As always post-Breeders’ Cup, there’s plenty to digest on the happenings at the weekend. The championship picture cleared up in a number of divisions, while others remained less clear cut.
Bricks and Mortar (turf male) and Midnight Bisou (older dirt female) were firmly in control of their division races before the weekend, and joining them as certain champions were British Idiom (juvenile filly), Covfefe (female sprinter) and Mitole (male sprinter). The latter might have had a case for older dirt male, too, based on his victory in the Met Mile (G1) and the potential for chaos in the Classic (G1), but Vino Rosso has seemingly done enough since May to warrant his selection in that category.
The results of Saturday seemed, from this view, to all but give Uni the turf female title, but there has been some pushback of such a view from other quarters.
Some argue that Sistercharlie, despite her third in the Filly & Mare Turf (G1), remains the most deserving recipient. However, one could only take such a view if Sistercharlie had been widely considered an indestructible choice, like Bricks and Mortar and Midnight Bisou, prior to the weekend. She was undoubtedly a strong favorite going in, but the possibility certainly existed that there could be a debate if she lost and, say, Got Stormy earned a second top-level victory on the season against males in the Mile.
In the event, Sistercharlie had no apparent excuse for losing other than simply being third best on the day. Got Stormy didn’t win either. Uni, in a scintillating performance that has become customary, stormed home to take the Mile, thus beating both males and Got Stormy, who had previously beaten her in the Fourstardave H. (G1) at Saratoga.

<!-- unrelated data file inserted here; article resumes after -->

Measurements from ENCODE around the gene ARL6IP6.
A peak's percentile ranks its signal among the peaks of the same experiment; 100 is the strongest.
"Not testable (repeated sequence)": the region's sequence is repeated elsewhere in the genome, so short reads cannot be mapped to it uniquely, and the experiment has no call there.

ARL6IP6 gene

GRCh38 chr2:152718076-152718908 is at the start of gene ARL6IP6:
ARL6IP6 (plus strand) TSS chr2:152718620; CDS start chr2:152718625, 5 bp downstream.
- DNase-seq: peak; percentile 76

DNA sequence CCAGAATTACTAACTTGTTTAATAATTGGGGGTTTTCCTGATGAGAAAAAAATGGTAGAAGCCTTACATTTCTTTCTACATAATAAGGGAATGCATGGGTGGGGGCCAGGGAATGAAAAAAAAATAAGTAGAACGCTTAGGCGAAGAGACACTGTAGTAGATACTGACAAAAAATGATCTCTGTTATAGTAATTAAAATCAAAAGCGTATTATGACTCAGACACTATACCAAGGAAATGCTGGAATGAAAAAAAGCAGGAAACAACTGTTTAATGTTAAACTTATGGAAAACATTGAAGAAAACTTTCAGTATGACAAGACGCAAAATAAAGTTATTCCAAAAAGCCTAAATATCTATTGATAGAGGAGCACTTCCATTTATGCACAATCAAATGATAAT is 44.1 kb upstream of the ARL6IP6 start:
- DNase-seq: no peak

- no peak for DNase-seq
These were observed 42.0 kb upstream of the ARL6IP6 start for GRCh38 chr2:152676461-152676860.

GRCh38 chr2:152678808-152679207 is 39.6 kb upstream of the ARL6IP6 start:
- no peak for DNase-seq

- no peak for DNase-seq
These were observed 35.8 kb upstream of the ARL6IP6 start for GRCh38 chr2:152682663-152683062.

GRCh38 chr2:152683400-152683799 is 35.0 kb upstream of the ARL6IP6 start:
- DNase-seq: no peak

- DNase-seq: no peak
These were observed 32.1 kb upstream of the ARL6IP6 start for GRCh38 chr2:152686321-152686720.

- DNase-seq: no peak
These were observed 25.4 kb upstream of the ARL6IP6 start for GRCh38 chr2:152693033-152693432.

Got Stormy has had a terrific season, too, and might still pad her record with a potential appearance and win in next month’s Matriarch (G1) at Del Mar. However, early season losses in the Jenny Wiley (G1) and Churchill Distaff Turf Mile (G2) are a knock against despite an even head-to-head record with Uni.
Uni’s campaign, much like her stablemate Sistercharlie’s, was not long in duration, but it produced the same number of victories if only one less at the arbitrarily bestowed “Grade 1” level. However, if it’s only about tallying “Grade 1” wins, why bother having a poll?
The bottom line, no matter what you think of the competition she defeated in the Mile, is that Uni transcended the division while Sistercharlie did not. It was a championship-worthy vote of confidence on her connections’ part to supplement her to the Mile, and it deserves no less.
I don’t quite get the fetishization of the Malibu (G1) in recent years. What was once a nice, post-Christmas kick off to the Santa Anita winter-meet spring meet (not to mention a mere get-fit prep for the more prestigious events in the now-defunct Strub series) has turned into an overly-glorified race that, because of its restriction to three-year-olds only, should have virtually zero impact on whether a horse should or should not receive more Eclipse Award votes. Nor does it typically enlighten voters more than what happened the previous 360 calendar days, so encouraging them to needlessly wait to cast their ballot until after it (and its sister race, the La Brea [G1]) is run is advice I’ve generally refused to take.
I bring all this up because the Malibu is reportedly the next intended start for Omaha Beach, who suffered the first stakes loss of his career in Saturday’s Dirt Mile (G1) after falling too far behind over a track not overly hospitable to come-from-behind types. It was a brave effort, one that hardly disqualified him from further consideration as champion three-year-old male.
The Malibu fetish is absurd under the present circumstances. As a racing fan, I would much rather see Omaha Beach take a shot in the Cigar Mile (G1) or Clark H. (G1) against Maximum Security for all the marbles, and may the true champion win.